An Open Letter to Grief
The Day I Met Grief
You clamored into my life while I was celebrating 3 years with my husband. The grill was fired up and the air was cool and comfortable around us. We had enjoyed a day full of laughter and fun, reminiscing on years past and reveling in each other’s company. I was 6 months pregnant with my first daughter, after a grueling 2 ½ years of struggling with infertility. I was working a good job, and my mother-in-law was in town, visiting from halfway across the country. It was a great day to be alive.
What My Mom Told Me about Grief vs. What it actually was
My mother always warned me about Death. She and I would sit around the patio table in her front yard on a Sunday morning, eating breakfast or smoking a cigarette, and she would talk about the coming day where he would creep up on her or my father; she reminded me often that I was the oldest sibling, that my 5 younger sisters would need me to care for them and how I would need to be a landing area for any one of them that might spiral at the news. I knew one day my parents would die; I didn’t know yet, though, that your icy grip would wrap my entire body, that it would constrict my knees together and freeze the breath in my lungs, making me fall to the ground, gasping. I didn’t know, yet, about the nightmares you would bring me, or about the waves of anxiety that you would rock in my stomach.
Grief’s Presence at the Funeral
Death came for my mom and dad on September 10th, 2018. He wrapped them up in a white sheet on the side of a busy street near a shopping mall; that’s when I met you. You took root in my life and became an unwelcome roommate in my brain, bringing thoughts of all the will-never-see-again’s. You sat next to me on the stiff couch at the funeral home with your arm across my shoulders, pushing me down into my hands, and you squeezed sounds out of me that I didn’t recognize. When the preacher stood starkly at the pulpit, you pushed Nostalgia to the side and took center stage, twisting my insides. I learned then that you are ice and fire because the red-hot sear in my belly that I felt when I saw the photos of my father walking me down the aisle left a hole that I’m not sure will ever heal.
The closing statements at the funeral floated to me, distorted, underwater. A million hugs left a puddle on the shoulder of my dress, and I did my best to muster up a smile, even though you were pulling down the corners of my mouth with blades and fire. I stumbled through all the condolences and sympathy cards with you lurking behind me like a shadow.
How I Took the Power Away from Grief and Became a Better Me
When the time came to return to work, Sleep had become a welcome guest, and was the only thing that seemed to keep you at bay. There were moments right before I drifted off and as soon as I awoke where you were still a stranger to me. I clung to those few seconds and drew from them for strength often.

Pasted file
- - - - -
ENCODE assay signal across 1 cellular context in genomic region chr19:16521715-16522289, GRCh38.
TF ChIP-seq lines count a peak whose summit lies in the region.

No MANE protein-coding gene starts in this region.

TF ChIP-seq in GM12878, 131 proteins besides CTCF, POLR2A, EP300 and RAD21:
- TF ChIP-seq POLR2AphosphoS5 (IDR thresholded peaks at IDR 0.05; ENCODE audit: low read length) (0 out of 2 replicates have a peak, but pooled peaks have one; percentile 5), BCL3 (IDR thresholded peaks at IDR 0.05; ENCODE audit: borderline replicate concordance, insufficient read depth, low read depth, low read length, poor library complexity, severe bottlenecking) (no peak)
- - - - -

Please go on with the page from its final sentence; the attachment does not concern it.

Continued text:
I struggled for months trying to put the pieces back together. I learned that the best way to live with you was to acknowledge you, so I looked you straight in the face and let you break me down. I cried oceans of tears, letting the waves you left in my stomach fall down. When family members or friends asked to help me, I let them. The weight of you on my shoulders was far too heavy to bear on my own, so I stopped being afraid to let them lend a helping hand. Even when it seemed impossible, I got up in the morning, took a shower, ate breakfast, and went about my day as normally as I could. I took comfort in the notion that life is for the living and remembered my mother telling me so many times: “Don’t cry for me, be happy that we spent the time we did together.” I started handfuls of craft projects and scrubbed my childhood home from floor to ceiling. I found that your presence was much less daunting while I was doing something I loved.
When Grief Rears His Ugly Head
When my daughter was born, you took me on a rollercoaster. When I was growing up, most girls dreamt about their mother getting them ready for prom or the snowy white ball gown that they would float down the aisle in, while holding their dad’s arm. I was always meant to be a mother. I imagined the day I would give birth to my first baby girl, while squeezing my mother’s hand on one side and my husband’s hand on the other. I thought we might all cry together at the most beautiful miracle of life. My baby girl was born into the world without my mom to hold my hand, and you lied next to me in the hospital room. I pushed you deep into the pits of my stomach and enjoyed the next few sleepy weeks without much thought of you. I realized then that you only have as much power as I give you.
Life after Acceptance of Grief and What it Taught Me
For a long time, Grief, I wanted to get over you. I thought I was supposed to be working so hard to forget you, so that life could go back to normal. I have realized now that life will never be normal again; you will always be riding in the backseat of my car when a song comes on that reminds me of them, or lurking around the corner on their birthdays and other holidays. I have come to be thankful for you, Grief, because you help me remember. You are a constant reminder to cherish the time I have with the people that are still alive. You have pushed me to hug the ones I love most, and to say “I love you” far more often than before. You give purpose to my life, because you remind me just how precious it is.